Released to just a limited 500 pairs, Teufel recently launched the first ever WIFI loudspreakers made from porcelain. The masterpiece was a cooperation with one of Germany’s porcelain veterans – Rosenthal.
Just after the launch of the Teufel x Rosenthal the Marketing Manager from Rosenthal, Julia Bimmerlein, came to pay us a visit. On a cosy Sunday afternoon in March, Julia joined our teatime celebrations, where visitors had the exclusive opportunity to test the new porcelain loudspeakers. In our blog article we speak to Julia about the visionary Philip Rosenthal, the innovation of the traditional company, and talked about demanding process required to make the porcelain loudspeakers.
Julia’s blog interview
After testing the speakers at the Teufel flagship store in Berlin, Julia took the time to answer some of our questions.
Blog Team: Hello Julia, welcome to Berlin. Let’s get straight to the first question. During the course of the company’s long history, Rosenthal has worked with over 150 contemporary designers, architects and artists, including Andy Warhol, Zaha Hadid, Walter Gropius and the fashion label Versace. So cooperation with external creatives is a part of the Rosenthal DNA. But, the collaboration with a loudspeaker company is a premiere, right?
Julia: In the past Rosenthal has been involved with the technical field and, for example, created insulators that were used in a substation. However, for sure, we never created porcelain for music like the Tefeul x Rosenthal. It’s a real premiere!
Blog Team: Rosenthal is already over 140 years old. Can you tell us more about the son of the founder, Philip Rosenthal jr. and explain his philosophy?
Julia: Philip was always looking forward, never backwards. And his strong will could tackle any resistance. His motto was: “Geht nicht, gibt’s nicht” (roughly translated “No such thing as ‘can’t'”). And this attitude has stayed with the company ever since. The Teufel x Rosenthal is a great example of this. Fitting the external amplifier wasn’t easy. This design is a free-form surface, i.e. a shape that does not have edges and consists only of curved surfaces.
In the beginning we questioned how the first version of the porcelain amplifier should me manufactured. You have to remember, during the firing process the porcelain becomes very soft, especially in the first firing. After multiple attempts, we finally found the perfect form for the amplifier. Despite have doubts during the process, we never gave up or lost hope in our idea.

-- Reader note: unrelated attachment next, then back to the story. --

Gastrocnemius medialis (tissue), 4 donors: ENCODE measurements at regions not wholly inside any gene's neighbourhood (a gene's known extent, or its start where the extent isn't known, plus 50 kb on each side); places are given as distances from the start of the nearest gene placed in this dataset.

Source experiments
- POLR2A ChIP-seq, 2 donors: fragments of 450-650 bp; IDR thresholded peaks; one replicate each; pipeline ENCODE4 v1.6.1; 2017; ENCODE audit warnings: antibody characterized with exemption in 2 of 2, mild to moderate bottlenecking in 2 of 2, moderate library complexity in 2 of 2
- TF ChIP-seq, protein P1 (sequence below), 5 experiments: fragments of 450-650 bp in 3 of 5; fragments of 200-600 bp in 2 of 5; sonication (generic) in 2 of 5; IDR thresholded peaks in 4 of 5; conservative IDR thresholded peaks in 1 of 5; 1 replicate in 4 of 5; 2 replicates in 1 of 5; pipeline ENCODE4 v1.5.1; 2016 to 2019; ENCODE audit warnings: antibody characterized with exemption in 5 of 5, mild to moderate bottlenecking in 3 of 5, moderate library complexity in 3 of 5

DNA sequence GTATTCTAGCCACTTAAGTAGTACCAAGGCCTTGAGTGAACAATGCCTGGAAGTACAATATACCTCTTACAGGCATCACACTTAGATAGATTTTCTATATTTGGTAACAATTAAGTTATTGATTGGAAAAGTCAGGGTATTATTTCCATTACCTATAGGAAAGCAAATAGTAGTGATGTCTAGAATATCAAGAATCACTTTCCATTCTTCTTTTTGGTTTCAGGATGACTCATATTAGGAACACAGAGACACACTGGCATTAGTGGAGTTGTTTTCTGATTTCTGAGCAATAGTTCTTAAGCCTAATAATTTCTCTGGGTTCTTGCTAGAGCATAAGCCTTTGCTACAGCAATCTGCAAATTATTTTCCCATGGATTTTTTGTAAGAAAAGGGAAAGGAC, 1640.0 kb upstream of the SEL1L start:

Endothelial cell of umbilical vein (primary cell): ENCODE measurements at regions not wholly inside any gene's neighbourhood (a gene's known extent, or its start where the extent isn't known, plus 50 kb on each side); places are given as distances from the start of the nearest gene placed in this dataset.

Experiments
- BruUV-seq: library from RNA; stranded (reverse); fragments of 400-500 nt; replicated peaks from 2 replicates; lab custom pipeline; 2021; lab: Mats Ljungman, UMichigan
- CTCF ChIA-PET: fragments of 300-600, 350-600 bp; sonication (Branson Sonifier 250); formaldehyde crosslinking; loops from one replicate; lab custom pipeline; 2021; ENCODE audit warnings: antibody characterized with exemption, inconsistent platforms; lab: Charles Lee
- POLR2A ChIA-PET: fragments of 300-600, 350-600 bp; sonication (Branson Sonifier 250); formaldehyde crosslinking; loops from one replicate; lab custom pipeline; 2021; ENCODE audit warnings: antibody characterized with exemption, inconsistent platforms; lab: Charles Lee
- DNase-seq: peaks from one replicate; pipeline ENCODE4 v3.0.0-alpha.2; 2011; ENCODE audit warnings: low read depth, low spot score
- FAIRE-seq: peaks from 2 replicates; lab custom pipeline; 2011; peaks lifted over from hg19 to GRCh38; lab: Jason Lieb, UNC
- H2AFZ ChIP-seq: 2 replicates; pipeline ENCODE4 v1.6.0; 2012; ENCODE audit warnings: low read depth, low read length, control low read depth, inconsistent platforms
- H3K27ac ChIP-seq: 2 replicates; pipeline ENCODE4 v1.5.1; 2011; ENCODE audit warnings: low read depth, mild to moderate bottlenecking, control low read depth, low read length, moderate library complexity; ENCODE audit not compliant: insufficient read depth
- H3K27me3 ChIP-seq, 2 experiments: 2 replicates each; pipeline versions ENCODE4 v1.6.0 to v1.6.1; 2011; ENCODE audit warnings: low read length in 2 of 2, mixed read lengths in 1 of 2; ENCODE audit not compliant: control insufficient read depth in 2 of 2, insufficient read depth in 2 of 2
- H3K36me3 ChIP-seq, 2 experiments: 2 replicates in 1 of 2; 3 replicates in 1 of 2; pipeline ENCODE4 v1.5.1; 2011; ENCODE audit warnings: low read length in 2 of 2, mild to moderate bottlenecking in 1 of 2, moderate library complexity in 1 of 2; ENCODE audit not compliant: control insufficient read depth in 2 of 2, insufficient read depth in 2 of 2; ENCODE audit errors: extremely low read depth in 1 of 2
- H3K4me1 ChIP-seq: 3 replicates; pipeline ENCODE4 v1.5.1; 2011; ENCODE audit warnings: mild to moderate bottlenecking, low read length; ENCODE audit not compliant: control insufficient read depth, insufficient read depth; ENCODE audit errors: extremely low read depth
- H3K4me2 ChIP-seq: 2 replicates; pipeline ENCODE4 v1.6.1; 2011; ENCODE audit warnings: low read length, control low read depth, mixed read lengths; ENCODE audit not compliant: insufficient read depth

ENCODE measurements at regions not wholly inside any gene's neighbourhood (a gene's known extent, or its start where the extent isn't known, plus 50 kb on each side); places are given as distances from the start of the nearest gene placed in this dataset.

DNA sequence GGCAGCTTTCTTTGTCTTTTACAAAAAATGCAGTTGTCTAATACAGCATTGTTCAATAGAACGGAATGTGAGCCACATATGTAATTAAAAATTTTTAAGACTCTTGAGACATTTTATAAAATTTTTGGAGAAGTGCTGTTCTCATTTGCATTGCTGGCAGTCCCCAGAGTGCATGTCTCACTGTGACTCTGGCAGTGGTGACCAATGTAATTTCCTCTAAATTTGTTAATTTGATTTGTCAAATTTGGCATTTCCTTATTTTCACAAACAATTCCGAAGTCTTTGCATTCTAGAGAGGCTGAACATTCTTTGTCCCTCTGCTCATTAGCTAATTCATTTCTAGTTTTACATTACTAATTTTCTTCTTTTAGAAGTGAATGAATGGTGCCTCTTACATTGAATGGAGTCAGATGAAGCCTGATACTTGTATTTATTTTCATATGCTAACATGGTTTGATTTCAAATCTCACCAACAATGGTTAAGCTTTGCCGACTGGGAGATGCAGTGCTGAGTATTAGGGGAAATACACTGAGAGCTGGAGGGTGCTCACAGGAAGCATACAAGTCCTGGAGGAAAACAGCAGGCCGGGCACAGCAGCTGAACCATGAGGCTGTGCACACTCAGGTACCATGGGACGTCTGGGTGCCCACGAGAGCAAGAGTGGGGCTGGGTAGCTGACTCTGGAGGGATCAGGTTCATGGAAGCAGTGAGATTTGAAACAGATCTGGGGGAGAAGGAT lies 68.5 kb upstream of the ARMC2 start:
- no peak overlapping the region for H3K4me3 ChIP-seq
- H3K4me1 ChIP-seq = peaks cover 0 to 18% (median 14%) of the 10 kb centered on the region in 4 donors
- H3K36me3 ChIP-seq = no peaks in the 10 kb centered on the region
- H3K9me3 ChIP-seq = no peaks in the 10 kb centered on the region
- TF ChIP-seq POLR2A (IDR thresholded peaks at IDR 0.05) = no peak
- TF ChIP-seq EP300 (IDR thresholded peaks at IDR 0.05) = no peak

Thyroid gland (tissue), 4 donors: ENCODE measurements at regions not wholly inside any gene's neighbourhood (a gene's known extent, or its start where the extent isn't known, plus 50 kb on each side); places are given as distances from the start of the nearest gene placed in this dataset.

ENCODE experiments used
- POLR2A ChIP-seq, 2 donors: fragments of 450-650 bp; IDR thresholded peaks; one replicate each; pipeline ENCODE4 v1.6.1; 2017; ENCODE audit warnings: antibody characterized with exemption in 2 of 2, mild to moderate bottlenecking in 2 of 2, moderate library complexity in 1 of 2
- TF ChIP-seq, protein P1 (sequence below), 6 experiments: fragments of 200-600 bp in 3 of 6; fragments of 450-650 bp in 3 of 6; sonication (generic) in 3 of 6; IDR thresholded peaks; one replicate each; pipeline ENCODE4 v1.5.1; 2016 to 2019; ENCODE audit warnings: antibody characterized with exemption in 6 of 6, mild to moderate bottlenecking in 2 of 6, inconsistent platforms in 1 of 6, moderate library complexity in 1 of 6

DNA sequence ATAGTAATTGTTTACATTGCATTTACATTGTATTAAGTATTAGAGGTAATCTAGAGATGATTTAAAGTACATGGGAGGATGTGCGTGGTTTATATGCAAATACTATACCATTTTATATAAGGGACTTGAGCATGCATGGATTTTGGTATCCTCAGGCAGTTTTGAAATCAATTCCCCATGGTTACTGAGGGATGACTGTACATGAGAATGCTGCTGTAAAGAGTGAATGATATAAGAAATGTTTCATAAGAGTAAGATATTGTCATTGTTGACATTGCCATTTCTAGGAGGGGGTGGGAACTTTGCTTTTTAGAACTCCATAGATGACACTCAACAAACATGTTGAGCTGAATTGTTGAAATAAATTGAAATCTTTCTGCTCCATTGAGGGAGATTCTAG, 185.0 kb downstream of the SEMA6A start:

Whoever believes to be something, has stopped becoming something.
Philip Rosenthal jr.
Blog Team: The quote comes from Philip Rosenthal jr. As a company, how do you interpret this motto today?
Julia: Philip Rosenthal jr. was a visionary. He lead his workforce and founded the studio houses (the Rosenthal shops). I understand the sentence as follows: Some people are satisfied with a certain status. They have arrived when they have found the right partner, the right city, the right way of life. They are satisfied with what they have and listen to their development. To want more. That was unthinkable for Philip Rosenthal: For him there was no arriving, no stagnation. We as a company are also constantly developing and looking for new challenges, especially in the context of exciting cooperation.
Blog Team: The Teufel x Rosenthal speakers are the world’s first porcelain loudspeaker. Our readers will want to know how they are manufactured. Can you tell us a little bit about the process?
Julia:On the basis of a plastic print, the two-part plaster mould is developed, which is later used in the factory. The first step is the casting: The form is filled with porcelain mixture, that’s made from kaolin, feldspar, quartz and water and is very runny. Through the casting the water is slowly drained leaving a hard outer form. The longer the mixture stays in the casting process, the harder and more resilient the Teufel x Rosenthal casing is.
You can learn more about the Teufel x Rosenthal in the video Computer Bild Test.
The real art of creating the speakers is removing the mixture from its form at the right time to achieve the perfect hardness and thickness for the speakers. The part of the process is the demoulding: The porcelain is removed from the hollow form and then spends two days in the drying chamber, to remove extra water. Before the firing process details are hand carved into the porcelain shell, ready for the technical components later. The porcelain is then heated up to 1400 grad in the oven, where it reaches its final hardness.
Finally the surface is then smoothed and sanded per hand. To engrave the controls and logo the amplifier is then sand blasted. The last part of the process is that each pair of speakers receive its logo. Each speaker is unique. That’s what makes this product so special.
Blog Team: Since standing still is not an option for Rosenthal, we have to ask ourselves which projects we can look forward to in the future? Can you tell us anything about them?
Julia: We recently created vases with a special outer design, which by back-lighting showcase a rare illuminated display. The effect receives different outcomes depending on it’s positioning. The vases will later also function as lampshades. We also cooperate a lot with universities, for example with the Magdeburg-Stendal University of Applied Sciences or the Burg Giebichenstein University of Applied Sciences in Halle. Interesting things have come out of this, because the students have a fresh look at porcelain as a material. One result, for example, was a porcelain fire detector that also functions as a carrier for a lamp.